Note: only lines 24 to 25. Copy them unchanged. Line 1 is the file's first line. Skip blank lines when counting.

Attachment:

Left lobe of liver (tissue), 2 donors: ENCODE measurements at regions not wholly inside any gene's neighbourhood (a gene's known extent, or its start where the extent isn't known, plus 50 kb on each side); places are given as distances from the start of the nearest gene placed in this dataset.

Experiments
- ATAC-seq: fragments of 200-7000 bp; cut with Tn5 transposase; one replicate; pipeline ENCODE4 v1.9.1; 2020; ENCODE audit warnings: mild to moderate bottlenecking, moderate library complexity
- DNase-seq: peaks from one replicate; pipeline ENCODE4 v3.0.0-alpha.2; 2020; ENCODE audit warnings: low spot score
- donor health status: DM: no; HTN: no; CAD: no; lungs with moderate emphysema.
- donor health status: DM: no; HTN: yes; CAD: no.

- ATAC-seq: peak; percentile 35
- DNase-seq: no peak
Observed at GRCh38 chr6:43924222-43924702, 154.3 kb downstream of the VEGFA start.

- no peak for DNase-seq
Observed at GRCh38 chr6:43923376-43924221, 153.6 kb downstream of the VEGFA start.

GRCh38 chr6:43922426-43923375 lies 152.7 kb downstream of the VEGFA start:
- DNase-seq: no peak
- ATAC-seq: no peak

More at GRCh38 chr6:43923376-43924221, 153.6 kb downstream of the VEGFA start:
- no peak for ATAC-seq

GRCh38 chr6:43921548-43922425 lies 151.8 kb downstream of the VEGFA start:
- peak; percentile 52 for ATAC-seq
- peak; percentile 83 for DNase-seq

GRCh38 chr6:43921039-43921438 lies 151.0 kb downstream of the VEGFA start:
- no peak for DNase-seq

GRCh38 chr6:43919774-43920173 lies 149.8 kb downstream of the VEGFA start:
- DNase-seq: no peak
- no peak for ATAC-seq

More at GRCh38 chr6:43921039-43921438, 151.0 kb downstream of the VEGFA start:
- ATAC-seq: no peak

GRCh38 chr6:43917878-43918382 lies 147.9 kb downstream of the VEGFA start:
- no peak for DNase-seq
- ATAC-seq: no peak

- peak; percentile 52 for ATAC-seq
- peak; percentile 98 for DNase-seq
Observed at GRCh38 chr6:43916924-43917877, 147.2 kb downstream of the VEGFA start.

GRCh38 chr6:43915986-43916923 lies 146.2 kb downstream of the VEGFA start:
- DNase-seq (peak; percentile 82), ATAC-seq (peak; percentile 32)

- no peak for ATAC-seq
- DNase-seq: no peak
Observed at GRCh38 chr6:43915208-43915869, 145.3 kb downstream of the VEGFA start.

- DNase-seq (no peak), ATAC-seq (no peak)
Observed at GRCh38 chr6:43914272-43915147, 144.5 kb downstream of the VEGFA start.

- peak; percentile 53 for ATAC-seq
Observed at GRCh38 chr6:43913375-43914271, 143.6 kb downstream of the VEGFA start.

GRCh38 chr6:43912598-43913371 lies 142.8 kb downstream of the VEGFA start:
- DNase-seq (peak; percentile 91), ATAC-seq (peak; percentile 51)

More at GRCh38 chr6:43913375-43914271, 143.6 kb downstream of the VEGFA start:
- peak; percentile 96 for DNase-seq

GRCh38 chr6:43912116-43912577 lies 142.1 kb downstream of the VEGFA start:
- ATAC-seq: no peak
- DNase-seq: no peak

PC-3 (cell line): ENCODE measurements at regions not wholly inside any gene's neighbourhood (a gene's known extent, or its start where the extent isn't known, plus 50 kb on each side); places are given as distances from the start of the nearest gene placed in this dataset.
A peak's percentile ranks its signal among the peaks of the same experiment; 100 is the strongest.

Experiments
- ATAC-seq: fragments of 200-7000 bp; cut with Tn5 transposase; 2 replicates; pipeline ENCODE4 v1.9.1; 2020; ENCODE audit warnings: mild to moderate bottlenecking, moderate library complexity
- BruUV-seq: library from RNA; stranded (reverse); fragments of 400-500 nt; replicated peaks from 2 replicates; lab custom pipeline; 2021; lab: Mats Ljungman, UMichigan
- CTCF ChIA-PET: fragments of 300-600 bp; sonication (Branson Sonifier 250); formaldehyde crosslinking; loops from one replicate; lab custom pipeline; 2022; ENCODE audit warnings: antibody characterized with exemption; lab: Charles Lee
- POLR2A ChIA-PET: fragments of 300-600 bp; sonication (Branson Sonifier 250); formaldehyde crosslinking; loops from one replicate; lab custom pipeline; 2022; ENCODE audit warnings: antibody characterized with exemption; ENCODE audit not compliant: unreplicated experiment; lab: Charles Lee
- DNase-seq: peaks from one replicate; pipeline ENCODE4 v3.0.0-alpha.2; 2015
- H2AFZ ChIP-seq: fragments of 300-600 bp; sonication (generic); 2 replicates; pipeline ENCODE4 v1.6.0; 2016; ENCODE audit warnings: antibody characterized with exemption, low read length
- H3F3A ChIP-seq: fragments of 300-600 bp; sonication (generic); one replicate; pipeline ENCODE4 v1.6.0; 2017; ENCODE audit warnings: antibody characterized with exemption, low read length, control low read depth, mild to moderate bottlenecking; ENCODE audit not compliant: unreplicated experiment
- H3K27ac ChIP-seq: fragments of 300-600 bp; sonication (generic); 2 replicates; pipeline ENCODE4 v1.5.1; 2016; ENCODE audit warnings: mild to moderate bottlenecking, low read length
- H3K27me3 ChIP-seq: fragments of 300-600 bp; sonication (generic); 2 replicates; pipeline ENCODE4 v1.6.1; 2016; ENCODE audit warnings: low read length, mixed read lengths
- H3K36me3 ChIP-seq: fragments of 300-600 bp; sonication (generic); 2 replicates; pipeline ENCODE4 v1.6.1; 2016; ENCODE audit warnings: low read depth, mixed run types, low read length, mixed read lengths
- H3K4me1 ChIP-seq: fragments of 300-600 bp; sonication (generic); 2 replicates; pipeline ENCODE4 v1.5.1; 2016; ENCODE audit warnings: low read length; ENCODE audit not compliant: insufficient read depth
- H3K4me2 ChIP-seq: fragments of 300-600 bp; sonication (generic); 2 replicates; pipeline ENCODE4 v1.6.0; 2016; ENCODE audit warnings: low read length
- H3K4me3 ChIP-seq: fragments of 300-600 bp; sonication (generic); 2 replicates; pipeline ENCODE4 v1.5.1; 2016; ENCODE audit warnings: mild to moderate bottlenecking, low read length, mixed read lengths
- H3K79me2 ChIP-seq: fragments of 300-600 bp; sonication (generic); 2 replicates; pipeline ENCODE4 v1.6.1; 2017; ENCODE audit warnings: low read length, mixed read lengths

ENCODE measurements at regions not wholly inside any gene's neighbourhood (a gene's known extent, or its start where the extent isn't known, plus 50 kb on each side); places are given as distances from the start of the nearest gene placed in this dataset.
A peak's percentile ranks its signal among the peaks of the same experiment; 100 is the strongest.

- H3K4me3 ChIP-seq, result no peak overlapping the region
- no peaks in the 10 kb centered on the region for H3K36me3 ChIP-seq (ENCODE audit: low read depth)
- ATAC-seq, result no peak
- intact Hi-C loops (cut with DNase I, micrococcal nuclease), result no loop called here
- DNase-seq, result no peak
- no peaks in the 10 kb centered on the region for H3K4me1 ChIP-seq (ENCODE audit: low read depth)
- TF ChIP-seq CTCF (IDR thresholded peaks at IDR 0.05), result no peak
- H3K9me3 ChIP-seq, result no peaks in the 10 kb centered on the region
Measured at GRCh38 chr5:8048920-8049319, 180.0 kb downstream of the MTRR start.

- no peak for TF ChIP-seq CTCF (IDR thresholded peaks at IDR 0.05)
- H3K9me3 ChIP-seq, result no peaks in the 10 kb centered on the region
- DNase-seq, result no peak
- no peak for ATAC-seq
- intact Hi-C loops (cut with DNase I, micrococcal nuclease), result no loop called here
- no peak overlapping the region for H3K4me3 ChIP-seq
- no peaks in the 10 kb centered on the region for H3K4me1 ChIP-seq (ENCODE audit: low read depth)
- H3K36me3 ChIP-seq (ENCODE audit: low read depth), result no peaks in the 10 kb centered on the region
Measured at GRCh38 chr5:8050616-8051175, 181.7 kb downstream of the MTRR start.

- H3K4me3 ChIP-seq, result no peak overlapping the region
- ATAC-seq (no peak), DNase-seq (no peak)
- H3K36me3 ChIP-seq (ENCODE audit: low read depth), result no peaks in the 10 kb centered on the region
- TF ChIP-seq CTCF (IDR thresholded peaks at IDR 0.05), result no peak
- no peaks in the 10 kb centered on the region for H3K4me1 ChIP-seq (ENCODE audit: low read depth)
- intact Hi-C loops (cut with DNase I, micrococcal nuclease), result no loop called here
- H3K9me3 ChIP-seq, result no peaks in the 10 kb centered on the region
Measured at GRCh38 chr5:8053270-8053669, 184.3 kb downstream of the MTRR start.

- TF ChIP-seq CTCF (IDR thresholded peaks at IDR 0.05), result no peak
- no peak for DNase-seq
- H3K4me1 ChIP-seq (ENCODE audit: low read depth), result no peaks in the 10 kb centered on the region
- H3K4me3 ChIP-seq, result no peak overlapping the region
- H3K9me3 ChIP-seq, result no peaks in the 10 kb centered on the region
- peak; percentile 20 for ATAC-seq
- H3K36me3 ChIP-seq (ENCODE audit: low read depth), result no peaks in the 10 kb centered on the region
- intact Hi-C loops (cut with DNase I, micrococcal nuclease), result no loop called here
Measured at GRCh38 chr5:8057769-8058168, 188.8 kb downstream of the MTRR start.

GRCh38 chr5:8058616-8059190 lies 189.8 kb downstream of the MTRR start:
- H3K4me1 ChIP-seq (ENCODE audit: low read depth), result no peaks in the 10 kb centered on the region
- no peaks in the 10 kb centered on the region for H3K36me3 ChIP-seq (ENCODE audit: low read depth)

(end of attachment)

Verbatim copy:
- no peak for ATAC-seq

More at GRCh38 chr6:43921039-43921438, 151.0 kb downstream of the VEGFA start: